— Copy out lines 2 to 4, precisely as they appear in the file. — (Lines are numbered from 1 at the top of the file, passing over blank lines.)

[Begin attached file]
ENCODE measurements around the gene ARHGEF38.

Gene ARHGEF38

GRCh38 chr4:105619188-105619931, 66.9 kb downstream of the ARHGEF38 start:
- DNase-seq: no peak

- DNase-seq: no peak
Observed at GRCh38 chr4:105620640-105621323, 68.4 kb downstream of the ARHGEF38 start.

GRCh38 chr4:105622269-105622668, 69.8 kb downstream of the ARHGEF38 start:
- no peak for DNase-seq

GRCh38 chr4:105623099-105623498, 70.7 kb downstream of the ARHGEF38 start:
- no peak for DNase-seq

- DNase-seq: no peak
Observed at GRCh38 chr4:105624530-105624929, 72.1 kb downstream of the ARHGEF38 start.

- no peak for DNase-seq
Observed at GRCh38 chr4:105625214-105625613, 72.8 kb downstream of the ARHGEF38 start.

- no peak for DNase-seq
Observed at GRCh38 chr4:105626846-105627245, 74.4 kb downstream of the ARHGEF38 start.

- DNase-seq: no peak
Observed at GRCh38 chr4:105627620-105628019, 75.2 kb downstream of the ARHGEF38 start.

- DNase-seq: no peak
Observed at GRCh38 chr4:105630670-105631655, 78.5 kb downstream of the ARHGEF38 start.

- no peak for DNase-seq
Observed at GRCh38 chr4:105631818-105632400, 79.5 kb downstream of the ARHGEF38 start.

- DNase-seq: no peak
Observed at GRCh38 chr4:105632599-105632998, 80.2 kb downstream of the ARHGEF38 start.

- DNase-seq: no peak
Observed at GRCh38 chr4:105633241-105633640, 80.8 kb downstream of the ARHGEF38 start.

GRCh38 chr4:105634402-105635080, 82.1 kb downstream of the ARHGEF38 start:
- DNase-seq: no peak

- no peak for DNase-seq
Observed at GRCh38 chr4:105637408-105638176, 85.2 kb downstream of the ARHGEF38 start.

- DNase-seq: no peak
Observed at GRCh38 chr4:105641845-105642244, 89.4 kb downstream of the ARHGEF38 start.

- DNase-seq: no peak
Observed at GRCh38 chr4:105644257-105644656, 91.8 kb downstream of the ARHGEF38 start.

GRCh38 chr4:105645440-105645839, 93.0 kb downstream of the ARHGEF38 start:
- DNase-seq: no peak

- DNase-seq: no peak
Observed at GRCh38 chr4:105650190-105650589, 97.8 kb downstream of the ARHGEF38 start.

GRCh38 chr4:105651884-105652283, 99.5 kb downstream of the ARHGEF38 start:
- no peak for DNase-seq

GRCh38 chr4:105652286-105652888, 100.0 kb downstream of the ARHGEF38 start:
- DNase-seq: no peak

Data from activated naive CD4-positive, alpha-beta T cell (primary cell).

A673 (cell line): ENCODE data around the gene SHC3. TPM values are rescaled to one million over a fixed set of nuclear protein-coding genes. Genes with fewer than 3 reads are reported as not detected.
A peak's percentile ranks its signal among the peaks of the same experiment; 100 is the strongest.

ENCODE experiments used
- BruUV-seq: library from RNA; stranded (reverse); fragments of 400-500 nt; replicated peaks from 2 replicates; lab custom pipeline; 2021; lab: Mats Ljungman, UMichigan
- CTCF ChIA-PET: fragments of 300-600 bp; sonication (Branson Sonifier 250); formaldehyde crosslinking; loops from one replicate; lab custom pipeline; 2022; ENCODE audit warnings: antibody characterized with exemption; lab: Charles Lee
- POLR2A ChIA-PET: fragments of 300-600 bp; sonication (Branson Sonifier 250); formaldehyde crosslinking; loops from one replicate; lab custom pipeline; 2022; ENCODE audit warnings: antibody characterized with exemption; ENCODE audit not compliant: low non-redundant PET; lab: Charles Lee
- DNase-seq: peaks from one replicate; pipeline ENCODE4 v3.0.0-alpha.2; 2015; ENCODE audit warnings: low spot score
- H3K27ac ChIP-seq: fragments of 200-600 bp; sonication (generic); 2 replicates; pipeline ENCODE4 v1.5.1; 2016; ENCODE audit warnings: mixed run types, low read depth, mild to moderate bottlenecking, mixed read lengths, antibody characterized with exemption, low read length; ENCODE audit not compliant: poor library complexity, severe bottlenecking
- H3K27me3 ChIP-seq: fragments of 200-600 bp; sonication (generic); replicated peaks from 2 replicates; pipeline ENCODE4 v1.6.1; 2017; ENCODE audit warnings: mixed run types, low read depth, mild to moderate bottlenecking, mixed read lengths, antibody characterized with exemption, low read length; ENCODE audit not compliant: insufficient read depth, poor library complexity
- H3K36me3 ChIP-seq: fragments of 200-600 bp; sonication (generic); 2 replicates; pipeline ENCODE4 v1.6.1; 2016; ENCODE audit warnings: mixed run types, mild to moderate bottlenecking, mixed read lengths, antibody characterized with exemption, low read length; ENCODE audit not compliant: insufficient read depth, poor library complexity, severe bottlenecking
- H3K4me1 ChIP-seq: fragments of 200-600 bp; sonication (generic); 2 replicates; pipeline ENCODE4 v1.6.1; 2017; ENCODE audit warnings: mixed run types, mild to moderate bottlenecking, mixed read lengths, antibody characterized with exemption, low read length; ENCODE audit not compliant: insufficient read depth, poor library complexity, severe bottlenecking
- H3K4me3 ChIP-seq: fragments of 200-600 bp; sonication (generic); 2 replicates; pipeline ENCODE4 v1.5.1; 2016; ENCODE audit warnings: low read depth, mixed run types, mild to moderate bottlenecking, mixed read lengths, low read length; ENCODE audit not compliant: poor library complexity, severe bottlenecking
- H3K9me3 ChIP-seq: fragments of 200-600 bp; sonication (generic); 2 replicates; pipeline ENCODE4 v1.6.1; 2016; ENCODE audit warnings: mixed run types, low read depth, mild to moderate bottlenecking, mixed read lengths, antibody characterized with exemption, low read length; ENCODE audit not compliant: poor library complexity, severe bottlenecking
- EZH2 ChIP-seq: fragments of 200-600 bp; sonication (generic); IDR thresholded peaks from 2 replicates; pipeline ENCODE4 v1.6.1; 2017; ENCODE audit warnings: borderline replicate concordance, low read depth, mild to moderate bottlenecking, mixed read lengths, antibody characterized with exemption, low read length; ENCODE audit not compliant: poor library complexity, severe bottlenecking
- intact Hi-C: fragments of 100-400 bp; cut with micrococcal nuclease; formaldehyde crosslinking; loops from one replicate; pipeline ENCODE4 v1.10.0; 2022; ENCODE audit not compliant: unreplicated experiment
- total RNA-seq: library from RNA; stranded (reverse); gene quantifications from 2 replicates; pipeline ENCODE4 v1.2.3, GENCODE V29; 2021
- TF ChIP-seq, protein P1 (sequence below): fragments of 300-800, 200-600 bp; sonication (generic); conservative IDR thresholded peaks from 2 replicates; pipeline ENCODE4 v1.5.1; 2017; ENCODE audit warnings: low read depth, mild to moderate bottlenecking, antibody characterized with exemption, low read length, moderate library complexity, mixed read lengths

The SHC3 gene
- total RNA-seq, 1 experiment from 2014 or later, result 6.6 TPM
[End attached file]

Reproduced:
Gene ARHGEF38

GRCh38 chr4:105619188-105619931, 66.9 kb downstream of the ARHGEF38 start:
- DNase-seq: no peak